How do you apply for the funding?
1) Find out who is responsible for managing your district’s ESSER funds. While you, as an individual educator, are not eligible to directly apply for ESSER funds, your school can through the district office. The first thing you need to do as an advocate for your program is to find out who is the federal programs administrator or Title I Director responsible for managing the funds in your district. That individual will likely be the point person for ESSER funds as well. It could be a school or district curriculum coordinator but if you are in small or rural district that might be the school principal or even a department head.
2) Do a needs assessment of your theatre program. Before you reach out to ask how your theatre program might receive ESSER money, do a needs assessment of your program. That way, you can present a clear and specific ask for funding that will ensure that your theatre students will have the best opportunity to grow their knowledge and skills in the art we all love. A good resource to help in your program evaluation is the 2016 EdTA Opportunity-to-Learn Standards for Theatre Education, which addresses the necessary resources and equipment, staffing, curriculum, facilities, and safety needed to deliver a quality theatre education experience to all students. It will also help for you to reflect on student needs in the context of the pandemic. Here are some questions to get you started:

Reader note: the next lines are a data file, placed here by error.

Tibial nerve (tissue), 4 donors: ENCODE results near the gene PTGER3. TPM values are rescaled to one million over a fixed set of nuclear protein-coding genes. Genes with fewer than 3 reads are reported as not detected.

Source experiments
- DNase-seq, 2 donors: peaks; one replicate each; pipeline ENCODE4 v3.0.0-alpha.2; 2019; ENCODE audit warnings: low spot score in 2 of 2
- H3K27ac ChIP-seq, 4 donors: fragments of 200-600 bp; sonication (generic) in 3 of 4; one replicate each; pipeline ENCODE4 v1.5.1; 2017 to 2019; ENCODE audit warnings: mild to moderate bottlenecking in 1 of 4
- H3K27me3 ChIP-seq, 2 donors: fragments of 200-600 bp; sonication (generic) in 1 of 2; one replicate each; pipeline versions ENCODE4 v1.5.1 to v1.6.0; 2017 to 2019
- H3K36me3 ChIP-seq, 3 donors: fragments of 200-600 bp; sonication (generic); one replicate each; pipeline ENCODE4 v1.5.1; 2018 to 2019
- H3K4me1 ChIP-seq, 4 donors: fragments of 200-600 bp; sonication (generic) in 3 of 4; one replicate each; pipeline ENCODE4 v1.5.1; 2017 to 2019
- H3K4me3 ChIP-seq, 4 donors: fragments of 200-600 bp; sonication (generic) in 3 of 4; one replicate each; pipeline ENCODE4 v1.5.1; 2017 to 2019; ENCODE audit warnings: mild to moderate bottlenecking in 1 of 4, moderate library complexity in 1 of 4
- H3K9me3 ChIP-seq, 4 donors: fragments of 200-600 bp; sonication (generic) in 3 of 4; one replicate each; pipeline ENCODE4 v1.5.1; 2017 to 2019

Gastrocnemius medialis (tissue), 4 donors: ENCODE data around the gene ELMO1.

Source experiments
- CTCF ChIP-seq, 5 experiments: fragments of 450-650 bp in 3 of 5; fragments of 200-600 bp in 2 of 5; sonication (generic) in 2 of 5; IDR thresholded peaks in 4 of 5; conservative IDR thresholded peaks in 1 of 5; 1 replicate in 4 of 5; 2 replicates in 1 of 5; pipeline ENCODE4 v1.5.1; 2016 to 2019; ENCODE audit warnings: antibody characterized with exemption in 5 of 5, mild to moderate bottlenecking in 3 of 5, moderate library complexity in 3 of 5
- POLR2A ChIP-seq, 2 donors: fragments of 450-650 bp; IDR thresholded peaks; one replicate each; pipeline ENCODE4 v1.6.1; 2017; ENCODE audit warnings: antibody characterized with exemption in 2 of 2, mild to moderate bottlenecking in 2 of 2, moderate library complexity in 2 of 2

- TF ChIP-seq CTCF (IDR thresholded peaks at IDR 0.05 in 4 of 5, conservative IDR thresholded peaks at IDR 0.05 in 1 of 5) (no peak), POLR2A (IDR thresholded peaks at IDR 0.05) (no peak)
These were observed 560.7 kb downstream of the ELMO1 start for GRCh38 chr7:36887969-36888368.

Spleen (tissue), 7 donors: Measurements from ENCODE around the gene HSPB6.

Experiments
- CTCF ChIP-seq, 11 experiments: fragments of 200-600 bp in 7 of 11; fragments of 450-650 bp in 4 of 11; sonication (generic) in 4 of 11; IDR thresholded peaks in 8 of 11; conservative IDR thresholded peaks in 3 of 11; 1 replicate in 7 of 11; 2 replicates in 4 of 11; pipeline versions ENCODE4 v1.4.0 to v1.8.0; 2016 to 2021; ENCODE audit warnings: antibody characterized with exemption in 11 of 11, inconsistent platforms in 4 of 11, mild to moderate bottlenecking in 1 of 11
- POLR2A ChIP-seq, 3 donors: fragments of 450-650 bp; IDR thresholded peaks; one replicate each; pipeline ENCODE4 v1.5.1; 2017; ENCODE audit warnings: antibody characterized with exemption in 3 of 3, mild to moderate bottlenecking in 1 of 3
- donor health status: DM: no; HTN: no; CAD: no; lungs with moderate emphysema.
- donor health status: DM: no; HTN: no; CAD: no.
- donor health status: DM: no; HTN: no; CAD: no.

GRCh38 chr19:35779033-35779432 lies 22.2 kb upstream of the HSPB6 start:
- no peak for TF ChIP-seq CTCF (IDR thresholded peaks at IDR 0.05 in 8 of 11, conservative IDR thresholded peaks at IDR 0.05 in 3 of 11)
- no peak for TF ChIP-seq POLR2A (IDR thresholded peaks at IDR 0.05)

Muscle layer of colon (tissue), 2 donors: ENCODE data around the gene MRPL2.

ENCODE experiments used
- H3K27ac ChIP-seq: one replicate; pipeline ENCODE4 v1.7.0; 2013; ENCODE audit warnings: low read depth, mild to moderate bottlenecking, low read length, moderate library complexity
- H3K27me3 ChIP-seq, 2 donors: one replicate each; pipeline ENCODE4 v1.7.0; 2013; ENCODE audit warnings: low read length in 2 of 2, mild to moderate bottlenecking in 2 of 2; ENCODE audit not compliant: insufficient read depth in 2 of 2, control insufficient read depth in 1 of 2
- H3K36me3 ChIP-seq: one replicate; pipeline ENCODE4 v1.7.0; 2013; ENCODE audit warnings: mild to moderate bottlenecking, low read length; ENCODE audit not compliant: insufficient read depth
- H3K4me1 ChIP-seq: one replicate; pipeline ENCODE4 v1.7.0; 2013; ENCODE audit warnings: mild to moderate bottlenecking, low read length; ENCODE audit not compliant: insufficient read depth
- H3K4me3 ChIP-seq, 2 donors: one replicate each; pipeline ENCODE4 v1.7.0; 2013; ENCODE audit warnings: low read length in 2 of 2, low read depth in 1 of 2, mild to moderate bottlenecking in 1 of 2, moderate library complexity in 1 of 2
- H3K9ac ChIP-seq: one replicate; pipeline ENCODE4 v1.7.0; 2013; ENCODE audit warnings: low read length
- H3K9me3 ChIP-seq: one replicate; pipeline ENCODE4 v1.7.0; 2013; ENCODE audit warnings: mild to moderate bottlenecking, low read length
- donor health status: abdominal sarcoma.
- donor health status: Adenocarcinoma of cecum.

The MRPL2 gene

Do you have a need for additional personal protective equipment to help students return to theatre classes and performance in person?
Do you have need for such things as additional scripts, textbooks, or shop tools, so students do not have to share them, to create a safer learning environment?
Do you have needs for ways to reach and engage students who have not been successful in virtual or hybrid learning situations, such as instruction by a supplemental theatre educator or teaching artist?